The Associated Press reported yesterday that Mexico’s Agriculture Department has proposed rules for phasing out the use of glyphosate, the active ingredient in Roundup Weed Killer, by early 2024.
Although the announcement was applauded by environmental groups and organic food operations, many farmers are dismayed by the proposal. If a farmer stops applying glyphosate to crops, alternative herbicides and pesticides have to be purchased. In addition, farmers may have to purchase additional equipment for their operations.
Last week, the government of France announced a compensation program for its farmers who voluntarily stop using glyphosate-based herbicides. However, there was no mention of a compensation program in the AP story from Mexico.
According to the AP, Mexico’s President, Andrés Manuel López Obrador, has long been opposed to the use of glyphosate. Late last year, the Obrador administration blocked a 1,000-ton shipment of Roundup products from entering the country.
As part of the proposals issued by Mexico’s Agricultural Administration, replacements for glyphosate-based weed killers will be reviewed. But ultimately, by January 31, 2024, the “total substitution of glyphosate” will have been promulgated.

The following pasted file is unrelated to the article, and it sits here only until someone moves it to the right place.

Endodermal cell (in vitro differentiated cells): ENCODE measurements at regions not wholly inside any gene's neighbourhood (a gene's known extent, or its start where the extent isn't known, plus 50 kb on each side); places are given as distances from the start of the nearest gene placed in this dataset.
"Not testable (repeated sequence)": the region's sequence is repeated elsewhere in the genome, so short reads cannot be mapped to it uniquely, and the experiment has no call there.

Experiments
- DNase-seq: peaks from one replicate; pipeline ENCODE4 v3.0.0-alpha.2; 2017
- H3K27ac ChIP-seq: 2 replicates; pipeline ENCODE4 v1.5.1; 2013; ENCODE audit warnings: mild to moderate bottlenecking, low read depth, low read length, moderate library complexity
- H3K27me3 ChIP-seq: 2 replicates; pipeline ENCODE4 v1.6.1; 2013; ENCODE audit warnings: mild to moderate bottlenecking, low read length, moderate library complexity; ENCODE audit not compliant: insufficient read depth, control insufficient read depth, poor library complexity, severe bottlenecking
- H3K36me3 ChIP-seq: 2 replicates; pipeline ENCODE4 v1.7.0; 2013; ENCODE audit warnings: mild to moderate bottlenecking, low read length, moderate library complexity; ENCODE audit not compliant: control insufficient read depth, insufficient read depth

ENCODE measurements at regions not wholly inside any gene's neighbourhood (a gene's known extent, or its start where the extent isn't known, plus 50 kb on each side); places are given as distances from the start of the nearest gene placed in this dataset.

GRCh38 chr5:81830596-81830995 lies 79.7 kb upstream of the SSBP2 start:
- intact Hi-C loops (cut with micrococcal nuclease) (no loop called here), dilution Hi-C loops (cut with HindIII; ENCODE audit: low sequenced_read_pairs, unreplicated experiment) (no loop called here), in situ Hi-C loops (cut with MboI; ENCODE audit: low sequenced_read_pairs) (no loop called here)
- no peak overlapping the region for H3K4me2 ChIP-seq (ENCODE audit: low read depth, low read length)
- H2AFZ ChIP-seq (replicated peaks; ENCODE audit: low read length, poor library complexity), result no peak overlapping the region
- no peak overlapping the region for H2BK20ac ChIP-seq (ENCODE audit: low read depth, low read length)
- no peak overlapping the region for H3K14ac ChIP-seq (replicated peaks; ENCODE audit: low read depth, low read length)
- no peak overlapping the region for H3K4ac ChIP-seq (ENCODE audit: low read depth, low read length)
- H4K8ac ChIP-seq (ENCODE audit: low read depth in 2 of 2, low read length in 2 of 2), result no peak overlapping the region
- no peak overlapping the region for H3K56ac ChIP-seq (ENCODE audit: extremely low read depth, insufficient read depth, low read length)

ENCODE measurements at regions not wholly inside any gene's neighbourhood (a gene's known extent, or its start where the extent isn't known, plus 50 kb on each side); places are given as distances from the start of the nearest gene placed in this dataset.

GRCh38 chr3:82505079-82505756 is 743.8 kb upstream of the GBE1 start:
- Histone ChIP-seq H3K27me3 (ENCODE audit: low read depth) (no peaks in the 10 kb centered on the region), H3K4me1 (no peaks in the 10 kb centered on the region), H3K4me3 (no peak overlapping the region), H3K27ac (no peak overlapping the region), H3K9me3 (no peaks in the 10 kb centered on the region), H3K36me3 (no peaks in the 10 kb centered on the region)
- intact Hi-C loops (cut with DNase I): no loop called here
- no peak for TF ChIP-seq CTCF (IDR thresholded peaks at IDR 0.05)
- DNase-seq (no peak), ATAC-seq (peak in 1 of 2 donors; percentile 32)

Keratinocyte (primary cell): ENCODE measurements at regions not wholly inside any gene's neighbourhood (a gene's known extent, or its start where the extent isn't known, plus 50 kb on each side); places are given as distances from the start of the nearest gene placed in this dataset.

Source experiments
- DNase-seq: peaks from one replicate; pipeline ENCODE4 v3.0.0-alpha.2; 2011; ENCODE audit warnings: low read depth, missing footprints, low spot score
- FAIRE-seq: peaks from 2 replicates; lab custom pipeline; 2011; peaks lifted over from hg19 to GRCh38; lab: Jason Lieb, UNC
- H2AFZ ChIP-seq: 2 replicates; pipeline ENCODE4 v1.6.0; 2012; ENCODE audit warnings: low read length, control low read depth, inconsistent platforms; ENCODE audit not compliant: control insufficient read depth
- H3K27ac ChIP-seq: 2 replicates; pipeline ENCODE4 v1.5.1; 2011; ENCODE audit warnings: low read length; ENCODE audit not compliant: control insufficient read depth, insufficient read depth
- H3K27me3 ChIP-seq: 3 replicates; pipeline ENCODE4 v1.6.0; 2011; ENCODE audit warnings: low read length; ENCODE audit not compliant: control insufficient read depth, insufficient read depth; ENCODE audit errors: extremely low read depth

One of the groups that cheered the proposal was Mexico’s Organic Producers’ Society. The group also seeks a special label for certifying products as glyphosate-free.
Homero Blas Bustamante, president of the Society, told the AP, “We do not use glyphosate on our crops, but we have been the victims of external contamination by this substance anyway.” Bustamante added, “This has caused economic losses for organic producers, mainly of coffee and honey.”
Glyphosate products are still for sale in the EU; that trading block extended the approval of the herbicide for five years, in 2017. The World Health Organization [WHO]’s main cancer research agency (IARC) classified glyphosate as a probably carcinogenic to humans in 2015. Despite the classification and over 130,000 glyphosate cancer lawsuits filed in the U.S., glyphosate-based herbicides are still readily-available in the Unites States.